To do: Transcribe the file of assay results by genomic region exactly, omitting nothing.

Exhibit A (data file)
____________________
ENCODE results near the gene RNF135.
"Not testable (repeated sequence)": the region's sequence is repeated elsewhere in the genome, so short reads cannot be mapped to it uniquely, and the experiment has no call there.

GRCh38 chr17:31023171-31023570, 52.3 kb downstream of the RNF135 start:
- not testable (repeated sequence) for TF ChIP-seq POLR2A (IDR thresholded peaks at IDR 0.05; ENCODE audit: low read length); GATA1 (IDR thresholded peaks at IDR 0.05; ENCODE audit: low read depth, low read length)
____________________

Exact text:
ENCODE results near the gene RNF135.
"Not testable (repeated sequence)": the region's sequence is repeated elsewhere in the genome, so short reads cannot be mapped to it uniquely, and the experiment has no call there.

GRCh38 chr17:31023171-31023570, 52.3 kb downstream of the RNF135 start:
- not testable (repeated sequence) for TF ChIP-seq POLR2A (IDR thresholded peaks at IDR 0.05; ENCODE audit: low read length); GATA1 (IDR thresholded peaks at IDR 0.05; ENCODE audit: low read depth, low read length)